7. Reserve Your Campground Spaces in Advance
There are six campgrounds in Denali: Riley Creek, Savage River, Teklanika River, Sanctuary River, Igloo Creek, and Wonder Lake. All of them are fully booked insanely quickly, so get your reservations as far in advance as you can.
Reservations open on December 1 for both campgrounds and buses. No matter where you’re camping, but especially if you choose Wonder Lake, bring bug spray!
Campground reservations can be made at Reserve Denali’s website. Remember, these campgrounds are not run by the National Park Service, and a park ranger cannot handle reservations.
LOCAL TIP FOR VISITING DENALI: Visitors who camp at the Teklanika Campground, near mile 29 of the Denali Park Road, receive a special pass to drive to the campground. From here, they are also required to take a bus to travel inside the park until their reservation period ends. But that’s 15 miles of the road you can drive that others cannot!
8. Don’t Forget to Visit the Sled Dogs
Denali is the only national park with a team of working sled dogs. These teams go into the park’s Wilderness every winter to help park rangers with research, preservation, and transportation.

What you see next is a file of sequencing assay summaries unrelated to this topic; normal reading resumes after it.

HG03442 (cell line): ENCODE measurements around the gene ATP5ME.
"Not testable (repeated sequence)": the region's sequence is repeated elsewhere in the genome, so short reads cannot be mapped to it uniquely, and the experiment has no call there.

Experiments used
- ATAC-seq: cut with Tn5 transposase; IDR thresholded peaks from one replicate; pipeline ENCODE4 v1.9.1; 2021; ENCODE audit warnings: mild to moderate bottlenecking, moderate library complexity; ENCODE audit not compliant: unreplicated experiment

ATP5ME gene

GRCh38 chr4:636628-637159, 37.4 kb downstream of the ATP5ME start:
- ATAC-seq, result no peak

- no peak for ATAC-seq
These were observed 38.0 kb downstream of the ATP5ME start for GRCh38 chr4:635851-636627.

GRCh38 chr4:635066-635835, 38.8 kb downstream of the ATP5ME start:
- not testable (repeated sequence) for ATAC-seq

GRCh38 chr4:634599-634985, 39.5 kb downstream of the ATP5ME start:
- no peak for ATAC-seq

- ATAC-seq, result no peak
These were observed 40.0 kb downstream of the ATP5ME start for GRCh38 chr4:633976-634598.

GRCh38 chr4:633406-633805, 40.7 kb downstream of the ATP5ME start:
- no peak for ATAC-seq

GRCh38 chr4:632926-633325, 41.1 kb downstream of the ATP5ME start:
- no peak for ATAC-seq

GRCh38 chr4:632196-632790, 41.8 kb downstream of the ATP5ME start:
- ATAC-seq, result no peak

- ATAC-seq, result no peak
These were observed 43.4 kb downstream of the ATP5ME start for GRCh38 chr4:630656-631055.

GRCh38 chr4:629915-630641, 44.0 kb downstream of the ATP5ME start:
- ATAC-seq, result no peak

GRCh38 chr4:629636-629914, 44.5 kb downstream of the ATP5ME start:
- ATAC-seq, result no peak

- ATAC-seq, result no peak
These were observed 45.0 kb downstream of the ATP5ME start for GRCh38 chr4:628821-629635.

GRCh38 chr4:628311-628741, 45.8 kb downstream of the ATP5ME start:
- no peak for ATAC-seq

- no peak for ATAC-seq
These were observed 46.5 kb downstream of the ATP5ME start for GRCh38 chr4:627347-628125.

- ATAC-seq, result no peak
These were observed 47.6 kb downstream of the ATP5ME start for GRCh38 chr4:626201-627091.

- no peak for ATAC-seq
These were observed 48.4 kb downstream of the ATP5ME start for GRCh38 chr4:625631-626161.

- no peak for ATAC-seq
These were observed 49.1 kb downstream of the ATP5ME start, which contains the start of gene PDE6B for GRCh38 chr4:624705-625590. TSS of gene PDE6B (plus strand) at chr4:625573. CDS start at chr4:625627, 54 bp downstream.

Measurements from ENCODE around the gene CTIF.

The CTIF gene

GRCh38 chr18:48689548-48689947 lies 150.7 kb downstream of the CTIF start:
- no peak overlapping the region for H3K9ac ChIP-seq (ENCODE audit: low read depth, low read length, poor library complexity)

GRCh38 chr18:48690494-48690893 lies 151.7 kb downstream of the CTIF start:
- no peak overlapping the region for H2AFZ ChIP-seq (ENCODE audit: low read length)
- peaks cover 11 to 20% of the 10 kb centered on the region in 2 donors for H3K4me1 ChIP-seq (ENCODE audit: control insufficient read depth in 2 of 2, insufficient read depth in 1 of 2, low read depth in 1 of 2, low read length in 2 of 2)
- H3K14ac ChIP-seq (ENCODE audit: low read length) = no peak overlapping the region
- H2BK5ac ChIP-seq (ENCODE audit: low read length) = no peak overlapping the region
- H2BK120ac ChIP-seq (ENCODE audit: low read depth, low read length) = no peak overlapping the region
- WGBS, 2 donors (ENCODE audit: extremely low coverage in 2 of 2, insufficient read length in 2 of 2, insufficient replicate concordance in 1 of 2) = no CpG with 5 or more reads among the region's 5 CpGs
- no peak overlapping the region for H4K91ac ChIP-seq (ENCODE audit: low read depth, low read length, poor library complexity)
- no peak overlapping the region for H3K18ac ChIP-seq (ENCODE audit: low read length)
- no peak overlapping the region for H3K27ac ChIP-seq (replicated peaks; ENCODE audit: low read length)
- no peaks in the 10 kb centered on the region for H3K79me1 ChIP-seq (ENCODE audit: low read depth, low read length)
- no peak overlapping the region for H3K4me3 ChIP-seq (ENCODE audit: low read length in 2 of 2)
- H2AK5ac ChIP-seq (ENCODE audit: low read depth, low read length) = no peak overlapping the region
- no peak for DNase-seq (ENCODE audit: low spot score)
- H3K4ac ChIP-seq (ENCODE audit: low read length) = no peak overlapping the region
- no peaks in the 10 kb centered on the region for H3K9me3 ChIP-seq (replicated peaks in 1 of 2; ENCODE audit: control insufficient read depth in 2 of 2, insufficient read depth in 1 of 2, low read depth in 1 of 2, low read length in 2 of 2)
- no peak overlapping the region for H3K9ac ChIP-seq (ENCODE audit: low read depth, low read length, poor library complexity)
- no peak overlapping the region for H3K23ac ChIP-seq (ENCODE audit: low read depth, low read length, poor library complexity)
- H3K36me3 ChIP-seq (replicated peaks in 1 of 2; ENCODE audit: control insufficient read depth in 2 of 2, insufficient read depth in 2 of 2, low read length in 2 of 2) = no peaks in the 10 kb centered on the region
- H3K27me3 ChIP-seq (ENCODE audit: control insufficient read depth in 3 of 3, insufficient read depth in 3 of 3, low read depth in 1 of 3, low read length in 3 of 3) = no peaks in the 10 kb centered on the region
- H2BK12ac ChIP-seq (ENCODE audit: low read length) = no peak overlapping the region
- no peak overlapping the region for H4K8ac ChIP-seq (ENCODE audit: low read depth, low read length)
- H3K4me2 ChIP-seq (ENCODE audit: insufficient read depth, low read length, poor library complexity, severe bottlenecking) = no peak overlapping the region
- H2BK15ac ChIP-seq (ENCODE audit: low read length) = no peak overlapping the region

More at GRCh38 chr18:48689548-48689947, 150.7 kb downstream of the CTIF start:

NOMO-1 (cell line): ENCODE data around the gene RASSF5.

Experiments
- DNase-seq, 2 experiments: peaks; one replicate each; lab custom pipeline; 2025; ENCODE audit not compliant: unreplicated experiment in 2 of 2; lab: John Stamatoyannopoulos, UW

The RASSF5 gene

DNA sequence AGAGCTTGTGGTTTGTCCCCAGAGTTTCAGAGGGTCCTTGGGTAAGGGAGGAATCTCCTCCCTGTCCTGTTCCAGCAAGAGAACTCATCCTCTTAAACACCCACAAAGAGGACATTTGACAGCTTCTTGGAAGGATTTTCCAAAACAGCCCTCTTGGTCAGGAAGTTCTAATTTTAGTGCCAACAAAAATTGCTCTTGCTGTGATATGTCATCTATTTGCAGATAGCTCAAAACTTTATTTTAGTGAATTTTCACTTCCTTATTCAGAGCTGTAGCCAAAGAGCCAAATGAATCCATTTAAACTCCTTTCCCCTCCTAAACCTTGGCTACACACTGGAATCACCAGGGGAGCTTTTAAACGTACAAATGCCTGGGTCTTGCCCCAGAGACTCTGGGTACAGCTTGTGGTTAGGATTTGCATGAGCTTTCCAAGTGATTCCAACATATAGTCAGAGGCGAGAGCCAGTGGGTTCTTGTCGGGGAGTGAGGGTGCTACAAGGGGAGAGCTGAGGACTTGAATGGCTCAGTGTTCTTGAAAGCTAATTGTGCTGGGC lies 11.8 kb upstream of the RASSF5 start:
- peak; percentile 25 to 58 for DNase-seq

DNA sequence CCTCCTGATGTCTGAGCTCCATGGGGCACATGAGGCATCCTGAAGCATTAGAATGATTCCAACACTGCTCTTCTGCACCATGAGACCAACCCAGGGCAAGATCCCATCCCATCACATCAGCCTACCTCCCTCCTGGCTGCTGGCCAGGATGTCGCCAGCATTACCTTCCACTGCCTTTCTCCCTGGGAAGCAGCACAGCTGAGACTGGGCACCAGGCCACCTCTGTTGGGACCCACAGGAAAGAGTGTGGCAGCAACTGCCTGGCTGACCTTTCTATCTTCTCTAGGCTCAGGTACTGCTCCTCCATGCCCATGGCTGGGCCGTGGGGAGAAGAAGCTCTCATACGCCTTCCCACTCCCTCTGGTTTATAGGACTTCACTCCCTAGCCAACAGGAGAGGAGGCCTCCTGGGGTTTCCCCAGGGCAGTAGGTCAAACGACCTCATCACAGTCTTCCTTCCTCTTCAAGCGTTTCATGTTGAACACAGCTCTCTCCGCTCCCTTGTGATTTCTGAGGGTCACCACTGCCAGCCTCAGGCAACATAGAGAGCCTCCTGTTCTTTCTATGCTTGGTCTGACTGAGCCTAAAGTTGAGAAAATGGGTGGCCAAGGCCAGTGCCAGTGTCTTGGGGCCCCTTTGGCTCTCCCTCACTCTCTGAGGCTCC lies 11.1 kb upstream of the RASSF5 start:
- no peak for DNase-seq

Summer is their off-season, and the kennels are open every day.
There are also daily demonstrations where rangers discuss the dogs’ work and the dogs run around a small track pulling a training cart. It’s something everyone visiting Denali National Park should see.
Plus, the dogs are incredibly friendly and love getting belly rubs from visitors!
LOCAL TIP FOR VISITING DENALI: Parking is extremely limited near the kennels. If you want to attend one of the demonstrations, it is critical that you take one of the free shuttles. These programs can hold as many as 300 visitors, and there aren’t 300 parking spaces. Shuttles depart from the Denali Visitor Center.
9. Chances Are You Won’t See Denali
Almost everyone visiting Denali National Park wants to see “the mountain”, and it’s easy to understand why. However, it’s not always easy.